Torpedo Factory artist conveys stories through portraiture

Torpedo Factory artist conveys stories through portraiture
Jacelyn Orellana and her children Saya and Nomari at the Oxon Hill Library. (Photo/Ariana Wilson)

By Ariana Wilson |

In the hours that melt from late nights to early mornings, a set of hands reflect the world’s likeness in an array of paint. Paint splayed across wood panels harbors the familiarity of innocence and youth through a mother’s eyes.

Girl sleeping with her dog (Oil on canvas) by Jacelyn Orellana (Photo/Ariana Wilson)

The hands belong to Pro Tempore Torpedo Factory artist Jacelyn Orellana. Born in El Salvador in 1994, she grew up learning both Spanish and English. At age 6, Orellana moved to Los Angeles, Calif. and after several years she began losing some Spanish. When she returned to her rural village in the mountains of El Salvador at age 11, and without books to re-learn the language, she adapted through immersion and dictated her teacher’s lectures into her notebook at home. Two years later she moved back to the U.S. where she graduated from Arroyo High School in San Lorenzo, Calif.

Orellana graduated from the Academy of Art University in San Francisco at age 22 in 2015. Not long after, she moved to Virginia pregnant with her son, Saya, with her partner, Kelyd.

Landscape painting was her first love, and she applies the strategies of her origin style when painting portraits. The darker areas like shadows and dark lines frame the subject, then move onto the brightest parts of the face and finally blend the midtones into the neutral glaze base.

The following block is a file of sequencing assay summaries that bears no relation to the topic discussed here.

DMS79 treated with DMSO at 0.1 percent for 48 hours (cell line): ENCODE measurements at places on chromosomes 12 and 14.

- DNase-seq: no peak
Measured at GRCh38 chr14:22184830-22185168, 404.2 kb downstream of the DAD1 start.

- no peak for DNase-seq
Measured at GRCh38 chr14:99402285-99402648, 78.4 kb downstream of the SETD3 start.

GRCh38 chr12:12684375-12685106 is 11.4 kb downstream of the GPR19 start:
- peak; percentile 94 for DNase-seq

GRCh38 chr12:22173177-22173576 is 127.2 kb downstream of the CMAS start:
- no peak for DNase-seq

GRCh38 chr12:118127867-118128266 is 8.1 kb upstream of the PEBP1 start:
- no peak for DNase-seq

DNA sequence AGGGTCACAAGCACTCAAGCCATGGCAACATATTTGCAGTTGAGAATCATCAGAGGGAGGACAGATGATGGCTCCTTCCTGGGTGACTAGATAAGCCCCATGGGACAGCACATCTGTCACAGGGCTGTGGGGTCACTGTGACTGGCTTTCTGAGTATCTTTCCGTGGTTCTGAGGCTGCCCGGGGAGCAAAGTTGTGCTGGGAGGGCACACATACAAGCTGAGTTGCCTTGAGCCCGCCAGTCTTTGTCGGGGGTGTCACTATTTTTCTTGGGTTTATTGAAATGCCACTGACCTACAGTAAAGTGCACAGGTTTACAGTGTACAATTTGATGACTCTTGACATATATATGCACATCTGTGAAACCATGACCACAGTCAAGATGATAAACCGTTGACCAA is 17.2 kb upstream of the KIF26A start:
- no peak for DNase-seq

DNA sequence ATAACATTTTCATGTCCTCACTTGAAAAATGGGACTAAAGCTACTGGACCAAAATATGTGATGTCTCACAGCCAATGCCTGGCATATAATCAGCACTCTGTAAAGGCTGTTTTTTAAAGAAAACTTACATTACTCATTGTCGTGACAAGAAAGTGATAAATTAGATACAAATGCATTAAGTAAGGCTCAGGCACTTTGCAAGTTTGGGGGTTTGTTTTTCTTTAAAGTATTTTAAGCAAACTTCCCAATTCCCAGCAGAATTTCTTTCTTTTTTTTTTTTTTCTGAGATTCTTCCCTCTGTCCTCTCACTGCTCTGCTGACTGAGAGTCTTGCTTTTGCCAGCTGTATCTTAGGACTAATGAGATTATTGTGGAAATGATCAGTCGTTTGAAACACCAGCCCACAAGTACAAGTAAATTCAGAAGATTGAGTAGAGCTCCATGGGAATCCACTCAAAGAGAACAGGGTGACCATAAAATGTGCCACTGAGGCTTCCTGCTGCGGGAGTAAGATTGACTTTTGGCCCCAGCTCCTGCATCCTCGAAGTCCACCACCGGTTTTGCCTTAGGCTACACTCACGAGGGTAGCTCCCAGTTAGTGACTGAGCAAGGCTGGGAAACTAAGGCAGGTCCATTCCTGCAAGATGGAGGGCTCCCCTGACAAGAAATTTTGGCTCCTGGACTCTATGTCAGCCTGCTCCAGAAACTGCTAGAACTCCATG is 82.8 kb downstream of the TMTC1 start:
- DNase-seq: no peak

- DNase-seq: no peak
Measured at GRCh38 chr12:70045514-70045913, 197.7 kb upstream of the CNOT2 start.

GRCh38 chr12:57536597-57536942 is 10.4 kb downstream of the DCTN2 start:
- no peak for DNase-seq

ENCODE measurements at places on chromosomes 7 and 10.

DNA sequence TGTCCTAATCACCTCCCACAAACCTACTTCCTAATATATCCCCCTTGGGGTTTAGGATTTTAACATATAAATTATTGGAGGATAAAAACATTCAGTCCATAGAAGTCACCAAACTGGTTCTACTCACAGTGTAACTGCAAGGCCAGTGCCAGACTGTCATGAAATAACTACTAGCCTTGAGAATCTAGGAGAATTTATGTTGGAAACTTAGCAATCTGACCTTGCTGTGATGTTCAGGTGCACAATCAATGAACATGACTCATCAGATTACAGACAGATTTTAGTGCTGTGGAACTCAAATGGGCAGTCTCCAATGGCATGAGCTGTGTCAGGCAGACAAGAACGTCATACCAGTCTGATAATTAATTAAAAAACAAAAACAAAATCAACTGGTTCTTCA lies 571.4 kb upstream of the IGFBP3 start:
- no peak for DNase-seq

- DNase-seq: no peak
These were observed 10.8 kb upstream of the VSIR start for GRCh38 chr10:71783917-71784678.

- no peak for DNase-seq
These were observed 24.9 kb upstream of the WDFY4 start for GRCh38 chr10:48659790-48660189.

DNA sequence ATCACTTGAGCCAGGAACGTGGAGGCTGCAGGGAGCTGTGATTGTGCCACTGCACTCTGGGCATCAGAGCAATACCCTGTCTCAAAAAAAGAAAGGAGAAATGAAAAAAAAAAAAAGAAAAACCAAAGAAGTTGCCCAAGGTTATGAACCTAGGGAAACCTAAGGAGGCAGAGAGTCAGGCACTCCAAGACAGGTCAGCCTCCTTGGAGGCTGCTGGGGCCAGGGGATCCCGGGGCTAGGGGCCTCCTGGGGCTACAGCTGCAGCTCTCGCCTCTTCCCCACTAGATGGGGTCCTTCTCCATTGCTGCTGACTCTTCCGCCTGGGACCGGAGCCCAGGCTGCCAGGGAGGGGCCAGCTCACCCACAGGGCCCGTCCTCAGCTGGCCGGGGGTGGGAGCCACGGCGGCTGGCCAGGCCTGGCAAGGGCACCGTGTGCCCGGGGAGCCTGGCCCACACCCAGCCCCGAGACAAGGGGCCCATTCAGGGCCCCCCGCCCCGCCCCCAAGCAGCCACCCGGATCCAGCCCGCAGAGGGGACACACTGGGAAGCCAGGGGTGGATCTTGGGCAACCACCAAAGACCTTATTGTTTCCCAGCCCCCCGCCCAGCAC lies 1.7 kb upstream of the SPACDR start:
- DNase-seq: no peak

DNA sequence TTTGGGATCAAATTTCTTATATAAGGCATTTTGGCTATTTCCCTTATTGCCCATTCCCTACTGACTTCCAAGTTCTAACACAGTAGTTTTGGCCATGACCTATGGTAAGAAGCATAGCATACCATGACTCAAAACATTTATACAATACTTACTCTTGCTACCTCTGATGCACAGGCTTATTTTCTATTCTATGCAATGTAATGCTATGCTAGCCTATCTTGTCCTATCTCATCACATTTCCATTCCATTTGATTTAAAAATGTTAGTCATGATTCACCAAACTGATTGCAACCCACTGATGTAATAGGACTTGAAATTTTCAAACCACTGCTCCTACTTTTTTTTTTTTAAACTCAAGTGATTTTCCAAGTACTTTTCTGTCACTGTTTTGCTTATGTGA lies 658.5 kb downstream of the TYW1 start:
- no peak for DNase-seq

Orellana began sourcing her own portrait
and landscape references. (Photo/Ariana Wilson)

Dean Larson, her landscape professor at the Academy of Art University, taught a traditional and rendered approach when creating art which influenced the strategies she used in the developmental years of her career.

After applying to an open call through the Torpedo Factory and completing a rigorous three phase application process, she was accepted and granted a minimum oneyear eligibility. As a freshmen Pro Tem artist she has the opportunity to participate in Art Center public programs and exhibitions. While developing her skills and transposing her knowledge to portraiture, Orellana participated in painting challenges on social media, aiming to paint a portrait or landscape each day.

“I’ve always dreamt about being at this stage where art is my life,” Orellana said. “It took years, but now I appreciate it and just swim in it.”

The call to portraiture began as a need to financially support her family following her graduation from university. Her preference was always landscapes, she explained.

“In art school you are trying to make your painting look like your reference and on top of that you’re learning new skills and making sure it reads correctly,” Orellana said.

As a practiced traditionalist her style evolved from hyper-realistic landscapes with indiscernible brush strokes to “expressive, colorful and loose.”

Consistent commissions from clients and loved ones turned months into years and she began to fall in love with portraiture. Painting emotion in commissioned art requires a level of preservation and understanding, creative liberty is limited to avoid compromising the integrity of the reference and the expectations of the client.

Orellana was inspired by Salvador Dali, a Spanish surrealist artist. She reflected on seeing his work saying, with distance between the audience and the artwork the sequence of brush strokes and colors overlap and blend into a natural nuanced scape.